Woody Woodpecker may have been hatched from the brain of cartoonist, Walter Lantz, but the Budapest tumbler certainly never originated in the mind of Steven Spielberg. True, the angular head with protruding eyes and skull bears more than a slight resemblance to Spielberg's E.T. Yet it is doubtful the author ever raised this unique little pigeon.
The Budapest tumbler originated in Hungary and quickly established itself as one of the most popular tumbler varieties. Bred for its high flying, it was not until 1900 that the bird began to earn praise as a show pigeon. Its acceptance in this country has never been great, and only recently has the breed made itself prominent at larger pigeon exhibitions.
I'm happy to see the emergence of the "Budi." It's the kind of bird even a novice can pick out in the crowd ( definite proof that a pigeon is not a pigeon is not a pigeon). After all, there aren't many pigeons with such distinctive physical features.
The Budapest "short-faced" tumbler really does have a short face. This is due mainly to the fact that a good specimen possesses a very short, straight, black beak. His eyes could easily belong to a frog, for they bulge in the same froglike manner. A third bulge juts from out the back of his skull, giving him that ''extraterrestial'' look. It is not likely you'll see a Budi in red or yellow, for there are only three recognized colors in the local showrooms. These colors are blue, a blue bird with black wing bars, grizzle, and stork, a white bird with traces of gray-black on several primaries and the tail. Although the bird is slight, weighing anywhere from five to seven ounces, it possesses an unusually long "srove-pipe" shaped neck which sets off the unique head magnificently.
The Budapest tumbler is definitely a rare breed, and its odd appearance may well be one contributing factor. Still the greatest reason for its scarcity is the fact that raising these bug-eyed babies is the ultimate challenge. Probably the main discouragement for Budi breeders is the high mortality rate. Culling less than quality birds may not pose many problems for the breeder, but inability to retrieve a bird out of the shell is no laughing matter. Certainly a healthy long-faced pigeon has little difficulty pipping out of his eggshell prison. It's an entirely different proposition for short beakers, and especially for the Budapest with its triangular head and enormous eyes. That head and those eyes act as a cushion, seldom allowing the miniscule beak to chip away at the walls of confinement. Thus, it is often up to the breeder to extract a youngster before it dies of exhaustion. This demands meticulous record keeping during incubation and marking of the egg with a pencil just above the air space so that extraction will be fascilitated. A lot of work for just one creature. Maybe, but the short-face breeders consider it well worth their time and effort.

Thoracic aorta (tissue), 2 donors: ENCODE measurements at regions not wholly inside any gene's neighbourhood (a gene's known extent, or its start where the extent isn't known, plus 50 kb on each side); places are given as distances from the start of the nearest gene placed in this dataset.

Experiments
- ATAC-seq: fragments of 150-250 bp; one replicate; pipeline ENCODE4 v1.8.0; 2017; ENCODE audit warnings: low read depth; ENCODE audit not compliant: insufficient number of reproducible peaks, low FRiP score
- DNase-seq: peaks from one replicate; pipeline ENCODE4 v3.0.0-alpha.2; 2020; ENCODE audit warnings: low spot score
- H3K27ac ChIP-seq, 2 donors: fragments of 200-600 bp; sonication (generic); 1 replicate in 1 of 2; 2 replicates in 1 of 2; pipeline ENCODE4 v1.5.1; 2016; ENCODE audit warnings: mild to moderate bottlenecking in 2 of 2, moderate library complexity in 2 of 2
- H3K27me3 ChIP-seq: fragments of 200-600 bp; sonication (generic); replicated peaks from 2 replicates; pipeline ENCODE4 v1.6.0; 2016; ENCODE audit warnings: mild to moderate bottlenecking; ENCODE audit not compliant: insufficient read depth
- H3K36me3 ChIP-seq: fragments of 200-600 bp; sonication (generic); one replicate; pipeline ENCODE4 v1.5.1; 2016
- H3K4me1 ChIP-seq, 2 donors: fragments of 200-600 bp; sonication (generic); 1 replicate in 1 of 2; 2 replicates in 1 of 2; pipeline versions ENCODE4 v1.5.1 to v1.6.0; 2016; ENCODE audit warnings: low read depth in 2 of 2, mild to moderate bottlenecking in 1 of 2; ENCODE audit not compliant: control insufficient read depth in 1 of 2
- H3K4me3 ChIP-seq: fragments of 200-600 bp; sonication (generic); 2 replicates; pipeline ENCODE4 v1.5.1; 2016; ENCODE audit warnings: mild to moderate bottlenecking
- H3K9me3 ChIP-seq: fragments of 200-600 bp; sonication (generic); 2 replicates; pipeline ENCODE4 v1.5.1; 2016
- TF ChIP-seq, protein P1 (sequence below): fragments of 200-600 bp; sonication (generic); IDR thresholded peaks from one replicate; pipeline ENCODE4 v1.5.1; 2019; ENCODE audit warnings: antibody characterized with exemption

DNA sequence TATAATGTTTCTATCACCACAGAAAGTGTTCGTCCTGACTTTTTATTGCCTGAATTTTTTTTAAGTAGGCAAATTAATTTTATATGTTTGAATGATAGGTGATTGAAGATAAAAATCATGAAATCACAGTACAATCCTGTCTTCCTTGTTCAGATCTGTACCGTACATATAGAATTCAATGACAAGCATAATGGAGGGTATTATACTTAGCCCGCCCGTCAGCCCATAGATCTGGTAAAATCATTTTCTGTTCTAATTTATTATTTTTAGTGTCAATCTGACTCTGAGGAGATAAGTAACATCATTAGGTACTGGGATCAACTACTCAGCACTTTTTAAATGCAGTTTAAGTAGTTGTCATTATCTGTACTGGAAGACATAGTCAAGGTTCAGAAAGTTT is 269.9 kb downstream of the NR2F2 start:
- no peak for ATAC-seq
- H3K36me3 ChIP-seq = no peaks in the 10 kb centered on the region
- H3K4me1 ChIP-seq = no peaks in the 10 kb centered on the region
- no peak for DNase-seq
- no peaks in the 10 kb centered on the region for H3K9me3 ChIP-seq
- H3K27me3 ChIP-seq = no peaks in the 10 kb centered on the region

Many a short face has been snatched away from its biological parents early in life due to the fact that the beaks of both parent and offspring were equally minimal, making milking difficult. Survival chances were found to be greater if the birds were fostered by long face breeds. For this role, many hobbyists select rollers or tipplers. Those with no room in their loft for foster parents must accept the challenge themselves. Through my own experimentation and considerable reading I have found that syringe feeding, while quite timeconsuming, is certainly possible. And with handfeeding, you can produce a much calmer, more trusting creature.
Adjectives like "cute" seem rather trite when referring to pigeons, but if there is a more appropriate description for the pert little Budapest, I can't think of it. In addition, there are few birds as rewarding to the breeder since he or she can actively participate in the birth process.
Author's Note: For interested parties seeking additional information or names of Budapest breeders, contact:
The Empire Short Face Tumbler Club, 88-02 Cooper Avenue, Glendale, NY 11385. •